Since the beginning of the gamification movement, we’ve had our fair share of naysayers. Some have been academics, others simply impassioned folks with strong opinions. At their most charitable, these critics have stated – as fact – that basic gamification mechanics simply won’t (can’t) work. At their worst, they’ve accused us of being manipulative, under-informed distorters of “true” game design – taking umbrage with our movement even when we’ve been working in the constructive public interest. Discussion and evaluation of our approaches have been further hampered by the insistence – even by some of our most ardent supporters – in making our basic mechanistic elements into the stuff of derision. PBL (Points, Badges, Leaderboards) have been used by well-meaning folks as shorthand for banal, insipid ideas in gamified behavior design.
All along, those of us actually building, testing and deploying things into the world (myself included) have been calmly and quietly repeating the same thing over and over: “we hear your criticism, but gamification works.” I’ve talked at length about the need to be innovative and insightful, but without over-engineering. While it’s essential that your gamified effort be unique and targeted to your specific audience, that doesn’t mean you should re-invent the wheel or start with anything that’s not focused. Agility and real-world testing are key, and starting with a simple, thoughtful MVP (Minimum Viable Product) – which is often PBL and a simple narrative – is usually the right strategy. That doesn’t mean you should stop there, but dismissing the basics as infantile masks the importance of their foundation.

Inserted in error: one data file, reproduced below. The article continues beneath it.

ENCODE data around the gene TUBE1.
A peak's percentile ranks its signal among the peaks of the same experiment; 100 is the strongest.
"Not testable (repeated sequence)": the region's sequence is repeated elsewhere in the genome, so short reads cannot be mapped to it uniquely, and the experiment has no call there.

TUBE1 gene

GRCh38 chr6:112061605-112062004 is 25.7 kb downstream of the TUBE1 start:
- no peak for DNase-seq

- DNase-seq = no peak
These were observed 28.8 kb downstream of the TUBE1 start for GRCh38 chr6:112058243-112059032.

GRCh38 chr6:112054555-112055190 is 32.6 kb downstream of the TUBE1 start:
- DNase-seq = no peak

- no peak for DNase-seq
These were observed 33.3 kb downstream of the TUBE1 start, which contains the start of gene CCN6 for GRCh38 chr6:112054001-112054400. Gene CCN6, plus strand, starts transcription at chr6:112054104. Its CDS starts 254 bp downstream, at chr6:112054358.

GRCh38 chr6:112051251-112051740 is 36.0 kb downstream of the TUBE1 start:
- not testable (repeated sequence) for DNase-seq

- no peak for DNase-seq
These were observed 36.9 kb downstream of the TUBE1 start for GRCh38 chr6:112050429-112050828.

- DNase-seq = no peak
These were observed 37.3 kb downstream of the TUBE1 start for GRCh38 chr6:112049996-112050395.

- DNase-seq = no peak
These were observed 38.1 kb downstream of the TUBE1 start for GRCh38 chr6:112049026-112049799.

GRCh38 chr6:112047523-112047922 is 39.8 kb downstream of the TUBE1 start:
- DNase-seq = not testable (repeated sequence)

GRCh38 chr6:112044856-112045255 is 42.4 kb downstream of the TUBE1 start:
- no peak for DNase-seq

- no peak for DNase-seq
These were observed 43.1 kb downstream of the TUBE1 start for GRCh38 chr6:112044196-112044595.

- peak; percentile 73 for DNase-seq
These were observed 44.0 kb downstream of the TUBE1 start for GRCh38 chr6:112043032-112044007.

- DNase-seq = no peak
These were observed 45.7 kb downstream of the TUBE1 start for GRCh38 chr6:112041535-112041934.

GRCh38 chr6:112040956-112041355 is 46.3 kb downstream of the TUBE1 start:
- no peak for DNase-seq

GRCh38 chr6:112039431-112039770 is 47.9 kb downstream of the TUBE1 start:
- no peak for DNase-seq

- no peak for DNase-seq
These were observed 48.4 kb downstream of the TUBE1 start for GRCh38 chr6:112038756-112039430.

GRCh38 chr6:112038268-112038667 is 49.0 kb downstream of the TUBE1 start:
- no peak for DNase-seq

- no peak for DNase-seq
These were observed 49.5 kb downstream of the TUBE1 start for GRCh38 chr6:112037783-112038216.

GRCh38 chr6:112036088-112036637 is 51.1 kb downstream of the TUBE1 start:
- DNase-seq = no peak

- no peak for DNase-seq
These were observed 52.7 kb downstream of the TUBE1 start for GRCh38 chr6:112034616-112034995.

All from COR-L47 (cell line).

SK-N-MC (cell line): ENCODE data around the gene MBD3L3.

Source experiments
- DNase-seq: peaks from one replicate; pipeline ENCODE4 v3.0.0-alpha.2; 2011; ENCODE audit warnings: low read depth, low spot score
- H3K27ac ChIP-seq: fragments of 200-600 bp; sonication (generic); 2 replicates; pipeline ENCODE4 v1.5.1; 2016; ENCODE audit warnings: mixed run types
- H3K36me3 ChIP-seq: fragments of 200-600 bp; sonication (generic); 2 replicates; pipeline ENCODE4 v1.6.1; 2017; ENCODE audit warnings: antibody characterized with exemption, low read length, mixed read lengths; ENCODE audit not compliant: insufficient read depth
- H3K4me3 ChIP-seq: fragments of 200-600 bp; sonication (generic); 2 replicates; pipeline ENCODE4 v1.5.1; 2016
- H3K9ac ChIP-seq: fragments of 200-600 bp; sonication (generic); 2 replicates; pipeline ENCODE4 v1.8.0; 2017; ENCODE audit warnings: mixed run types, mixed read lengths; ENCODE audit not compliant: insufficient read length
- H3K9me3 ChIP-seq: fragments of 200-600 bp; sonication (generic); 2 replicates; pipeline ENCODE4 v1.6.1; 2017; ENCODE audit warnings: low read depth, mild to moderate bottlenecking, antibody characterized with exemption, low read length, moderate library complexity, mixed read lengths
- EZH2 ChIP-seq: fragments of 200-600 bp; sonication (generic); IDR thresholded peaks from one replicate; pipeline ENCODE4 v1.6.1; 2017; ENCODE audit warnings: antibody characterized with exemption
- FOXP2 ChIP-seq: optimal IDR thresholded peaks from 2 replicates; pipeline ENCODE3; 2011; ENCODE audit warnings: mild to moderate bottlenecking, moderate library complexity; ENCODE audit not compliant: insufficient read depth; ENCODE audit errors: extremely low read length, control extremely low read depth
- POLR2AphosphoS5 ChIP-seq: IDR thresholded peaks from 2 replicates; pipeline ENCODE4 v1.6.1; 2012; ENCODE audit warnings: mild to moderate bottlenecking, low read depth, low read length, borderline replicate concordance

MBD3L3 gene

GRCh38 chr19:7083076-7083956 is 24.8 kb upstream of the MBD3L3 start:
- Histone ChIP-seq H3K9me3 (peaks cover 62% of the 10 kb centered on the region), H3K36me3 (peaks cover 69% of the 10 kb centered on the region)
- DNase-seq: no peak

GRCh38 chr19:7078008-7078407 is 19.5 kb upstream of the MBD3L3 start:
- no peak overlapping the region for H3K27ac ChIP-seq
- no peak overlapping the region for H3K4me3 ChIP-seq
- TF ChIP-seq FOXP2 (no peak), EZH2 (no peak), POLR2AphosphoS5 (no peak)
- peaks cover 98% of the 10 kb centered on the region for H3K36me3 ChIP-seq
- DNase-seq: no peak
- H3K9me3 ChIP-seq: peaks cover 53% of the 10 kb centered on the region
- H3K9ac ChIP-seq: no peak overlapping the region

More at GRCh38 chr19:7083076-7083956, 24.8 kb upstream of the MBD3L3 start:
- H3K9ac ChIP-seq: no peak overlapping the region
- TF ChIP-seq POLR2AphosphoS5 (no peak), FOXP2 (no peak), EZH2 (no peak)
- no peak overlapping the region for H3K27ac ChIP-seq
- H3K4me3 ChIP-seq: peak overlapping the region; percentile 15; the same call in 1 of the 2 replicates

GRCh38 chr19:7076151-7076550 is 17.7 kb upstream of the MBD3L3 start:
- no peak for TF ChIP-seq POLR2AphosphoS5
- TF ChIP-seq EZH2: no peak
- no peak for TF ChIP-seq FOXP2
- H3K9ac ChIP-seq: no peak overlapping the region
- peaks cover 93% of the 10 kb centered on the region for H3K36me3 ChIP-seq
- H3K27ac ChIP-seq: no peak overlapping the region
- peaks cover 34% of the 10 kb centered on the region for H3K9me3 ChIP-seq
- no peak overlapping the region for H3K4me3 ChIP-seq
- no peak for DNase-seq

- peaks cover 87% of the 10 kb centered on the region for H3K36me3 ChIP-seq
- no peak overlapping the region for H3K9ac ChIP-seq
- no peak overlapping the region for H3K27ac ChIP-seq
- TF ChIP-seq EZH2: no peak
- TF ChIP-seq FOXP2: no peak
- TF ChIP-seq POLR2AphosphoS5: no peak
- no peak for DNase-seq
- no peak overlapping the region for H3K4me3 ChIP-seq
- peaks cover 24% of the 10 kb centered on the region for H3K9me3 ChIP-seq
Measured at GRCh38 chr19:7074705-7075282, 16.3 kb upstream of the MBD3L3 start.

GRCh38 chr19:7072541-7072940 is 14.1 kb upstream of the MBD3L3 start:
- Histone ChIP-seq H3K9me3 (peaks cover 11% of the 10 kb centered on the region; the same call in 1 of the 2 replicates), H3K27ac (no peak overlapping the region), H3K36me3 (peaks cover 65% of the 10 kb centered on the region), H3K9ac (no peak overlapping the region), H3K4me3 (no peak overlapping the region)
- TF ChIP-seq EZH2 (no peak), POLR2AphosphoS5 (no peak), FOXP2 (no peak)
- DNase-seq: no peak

Now the science is starting to catch up with us. Recent research (from Mekler et al. at the University of Basel) clearly shows what we’ve known all along: the basic methods of gamification clearly work to drive core behavior. Moreover, if they are presented properly, they are not demotivating as these so called “experts” predicted. And, in a clear victory for the SAPS model I pioneered – we’re starting to see that a core problem with most behavioral research (going all the way back to Deci/Ryan) may be that they used cash as the incentive/reward in testing. The real tension isn’t around the “strict construction” of intrinsic vs extrinsic motivation/reward, but rather that cash itself is a poor motivator.
In any event, I’m grateful that our academic peers are making an effort to research and understand the phenomena we have been describing. The Mekler study – and the dozens to surely follow – will help support so many gamification designers in their continued effort to bring the approach to industry, government and academia. Clearly, more research needs to be done and new questions need to be addressed (particularly those around specific approaches, contexts and meta-mechanics), but I’m confident that these are in the works. There’s no substitute for empirical evidence, but as the momentum continues to grow in our favor be sure to share these results with your colleagues, peers…and haters.